b) What types of semiotic processes can be distinguished in media discursive practices according to the multimodal nature of media?
Purpose of the Study
To achieve the clear view on the methodological basis for multimodal analysis of media texts, we have to:
a) Set the terminological ‘area’ of the notion multimodal in comparison to synonymous and allied notions,
b) Classify and specify various kinds of semiotic changes that occur in multimodal discursive practices.
To achieve the purpose stated above we used:
a) The method of terminological comparative analysis to evaluate the semantic potential and the character of usage of terms
b) The typological method to itemize and specify the types of communicational channels engaged into the multimodal media practices, the types of semiotic changes and migration of meaning structures in multimodal communication.
All the findings base on the results of the observation of the most quoted current works in the field of media discourse analysis and social semiotics.
There are three aspects of practices of intensive semiotic closely related to the ways of informational representation in mass media:
Despite the variety of term usage, the researchers express solidarity in defining the central specifying features of multimodal texts and discourses (Bateman et al., 2017; Fedorova & Kibrik, 2018; Danesi, 2018). These are semiotic
We tend to share the view towards the multimodal analysis of communication and discourse. The mentioned research fields implement the cross-disciplinary approach to discursive phenomena and semiotic means of communication.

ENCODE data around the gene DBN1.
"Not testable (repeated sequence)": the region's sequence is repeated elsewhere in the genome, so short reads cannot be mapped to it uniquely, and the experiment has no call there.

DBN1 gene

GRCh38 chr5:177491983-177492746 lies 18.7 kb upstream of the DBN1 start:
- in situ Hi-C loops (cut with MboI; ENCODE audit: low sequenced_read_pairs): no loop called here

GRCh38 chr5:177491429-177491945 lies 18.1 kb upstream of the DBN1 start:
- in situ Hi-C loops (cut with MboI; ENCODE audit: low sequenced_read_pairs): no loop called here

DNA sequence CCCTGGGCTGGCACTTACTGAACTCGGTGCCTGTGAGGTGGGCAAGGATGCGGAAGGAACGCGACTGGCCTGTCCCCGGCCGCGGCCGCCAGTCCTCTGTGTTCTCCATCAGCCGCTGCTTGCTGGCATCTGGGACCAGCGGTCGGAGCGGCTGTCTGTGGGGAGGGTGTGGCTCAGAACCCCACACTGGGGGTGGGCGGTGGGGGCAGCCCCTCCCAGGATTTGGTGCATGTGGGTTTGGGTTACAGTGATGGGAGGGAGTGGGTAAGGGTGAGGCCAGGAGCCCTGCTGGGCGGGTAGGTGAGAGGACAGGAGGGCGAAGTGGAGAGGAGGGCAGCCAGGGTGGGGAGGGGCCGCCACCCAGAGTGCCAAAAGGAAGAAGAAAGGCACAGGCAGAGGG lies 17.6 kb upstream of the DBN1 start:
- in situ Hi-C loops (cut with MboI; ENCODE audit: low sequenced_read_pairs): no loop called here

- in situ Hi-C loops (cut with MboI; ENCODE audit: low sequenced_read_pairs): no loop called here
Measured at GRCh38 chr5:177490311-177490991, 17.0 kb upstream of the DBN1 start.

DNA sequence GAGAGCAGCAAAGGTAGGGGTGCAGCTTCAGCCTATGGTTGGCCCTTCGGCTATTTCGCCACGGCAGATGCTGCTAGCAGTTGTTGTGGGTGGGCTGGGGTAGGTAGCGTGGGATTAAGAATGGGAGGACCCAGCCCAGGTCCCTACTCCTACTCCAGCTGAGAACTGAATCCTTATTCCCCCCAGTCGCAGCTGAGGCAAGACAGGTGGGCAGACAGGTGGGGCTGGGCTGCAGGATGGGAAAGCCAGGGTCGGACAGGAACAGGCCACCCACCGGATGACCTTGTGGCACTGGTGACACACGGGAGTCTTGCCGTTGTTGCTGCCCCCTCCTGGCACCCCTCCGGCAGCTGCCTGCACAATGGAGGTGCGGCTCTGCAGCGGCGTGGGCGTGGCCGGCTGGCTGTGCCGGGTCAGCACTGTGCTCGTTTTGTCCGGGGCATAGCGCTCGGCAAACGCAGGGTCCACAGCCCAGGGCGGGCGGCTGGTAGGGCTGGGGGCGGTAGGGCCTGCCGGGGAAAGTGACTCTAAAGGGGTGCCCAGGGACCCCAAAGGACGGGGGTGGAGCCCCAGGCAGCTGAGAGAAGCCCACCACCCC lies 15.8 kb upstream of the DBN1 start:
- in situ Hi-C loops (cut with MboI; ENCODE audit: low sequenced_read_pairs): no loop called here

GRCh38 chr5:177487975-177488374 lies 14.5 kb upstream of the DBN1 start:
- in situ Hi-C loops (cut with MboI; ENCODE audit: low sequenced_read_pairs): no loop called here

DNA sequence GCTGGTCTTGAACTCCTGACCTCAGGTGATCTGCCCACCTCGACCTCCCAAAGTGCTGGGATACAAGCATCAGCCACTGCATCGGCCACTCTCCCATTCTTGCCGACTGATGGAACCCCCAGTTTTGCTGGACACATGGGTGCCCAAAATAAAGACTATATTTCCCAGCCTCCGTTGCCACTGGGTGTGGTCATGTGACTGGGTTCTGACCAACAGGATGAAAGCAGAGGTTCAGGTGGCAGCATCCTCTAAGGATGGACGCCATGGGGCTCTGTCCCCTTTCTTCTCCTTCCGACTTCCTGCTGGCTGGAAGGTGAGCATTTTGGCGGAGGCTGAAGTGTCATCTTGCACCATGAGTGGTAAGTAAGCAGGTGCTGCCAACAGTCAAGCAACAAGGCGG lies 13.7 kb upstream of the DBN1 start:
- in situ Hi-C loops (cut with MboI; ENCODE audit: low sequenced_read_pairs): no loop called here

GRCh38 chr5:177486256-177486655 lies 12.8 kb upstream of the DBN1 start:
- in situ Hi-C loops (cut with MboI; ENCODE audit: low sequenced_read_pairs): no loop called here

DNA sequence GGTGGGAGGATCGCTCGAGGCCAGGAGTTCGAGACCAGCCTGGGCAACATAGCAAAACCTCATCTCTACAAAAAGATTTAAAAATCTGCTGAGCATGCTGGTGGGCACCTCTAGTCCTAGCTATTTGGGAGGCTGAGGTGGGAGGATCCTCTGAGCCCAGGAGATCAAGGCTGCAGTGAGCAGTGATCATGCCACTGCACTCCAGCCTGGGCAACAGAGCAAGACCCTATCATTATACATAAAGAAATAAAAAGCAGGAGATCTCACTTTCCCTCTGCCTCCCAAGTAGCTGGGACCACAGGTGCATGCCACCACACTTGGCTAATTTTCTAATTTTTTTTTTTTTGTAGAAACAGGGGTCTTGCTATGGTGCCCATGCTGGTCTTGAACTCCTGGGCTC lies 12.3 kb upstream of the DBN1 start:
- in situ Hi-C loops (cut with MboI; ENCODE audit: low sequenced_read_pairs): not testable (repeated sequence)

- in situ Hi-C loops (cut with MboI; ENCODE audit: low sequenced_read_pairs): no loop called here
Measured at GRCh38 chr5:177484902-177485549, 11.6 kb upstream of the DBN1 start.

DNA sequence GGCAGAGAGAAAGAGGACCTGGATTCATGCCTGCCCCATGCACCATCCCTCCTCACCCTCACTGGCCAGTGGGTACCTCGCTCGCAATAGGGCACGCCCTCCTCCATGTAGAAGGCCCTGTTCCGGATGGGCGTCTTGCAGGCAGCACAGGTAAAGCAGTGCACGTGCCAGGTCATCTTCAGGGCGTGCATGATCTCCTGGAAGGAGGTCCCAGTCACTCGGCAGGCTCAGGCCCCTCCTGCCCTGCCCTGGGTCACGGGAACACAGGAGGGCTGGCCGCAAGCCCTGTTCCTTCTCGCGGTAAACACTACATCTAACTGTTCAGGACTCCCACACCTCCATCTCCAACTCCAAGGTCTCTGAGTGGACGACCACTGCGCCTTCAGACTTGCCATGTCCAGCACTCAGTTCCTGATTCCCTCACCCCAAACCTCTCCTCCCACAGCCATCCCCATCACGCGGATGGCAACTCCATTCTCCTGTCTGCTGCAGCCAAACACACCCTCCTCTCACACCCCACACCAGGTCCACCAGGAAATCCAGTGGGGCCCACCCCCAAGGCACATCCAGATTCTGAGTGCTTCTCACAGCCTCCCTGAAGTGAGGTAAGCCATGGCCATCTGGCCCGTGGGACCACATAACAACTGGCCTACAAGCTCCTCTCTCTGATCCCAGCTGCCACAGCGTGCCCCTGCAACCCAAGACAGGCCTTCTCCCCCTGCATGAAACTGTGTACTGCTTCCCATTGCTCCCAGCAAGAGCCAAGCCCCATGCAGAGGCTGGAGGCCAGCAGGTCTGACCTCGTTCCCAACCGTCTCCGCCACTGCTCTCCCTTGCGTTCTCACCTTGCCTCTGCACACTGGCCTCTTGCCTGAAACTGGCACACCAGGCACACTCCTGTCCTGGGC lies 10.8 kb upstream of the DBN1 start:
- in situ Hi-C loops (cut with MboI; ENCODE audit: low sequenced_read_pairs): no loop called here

Yet, it is important to discuss two crucial methodological aspects referring to the Kibrik’s statement quoted above.
First, if one assumes the ontological status of multimodality of the discursive, and wider – communicational, practices, one should face the tautology of the use of the term
We consider that there is no semantic exaggeration in such terms as
Secondly, the Kibrik’s quotation above suggests the interchange of semiotic means for informational interaction (“there is no principal difference between verbally transmitted information and the one sent prosodically or by gestures”), which makes state the methodological issue of relevance of semiotic means: what are the conditions and limits for coherence (integration) of multimodal ways to use semiotic means in discursive practices? It seems obvious that they interact in many different ways apart from interchanging. Poymanova (1997) distinguishes such ways of interaction of verbal and non-verbal means in mixed texts as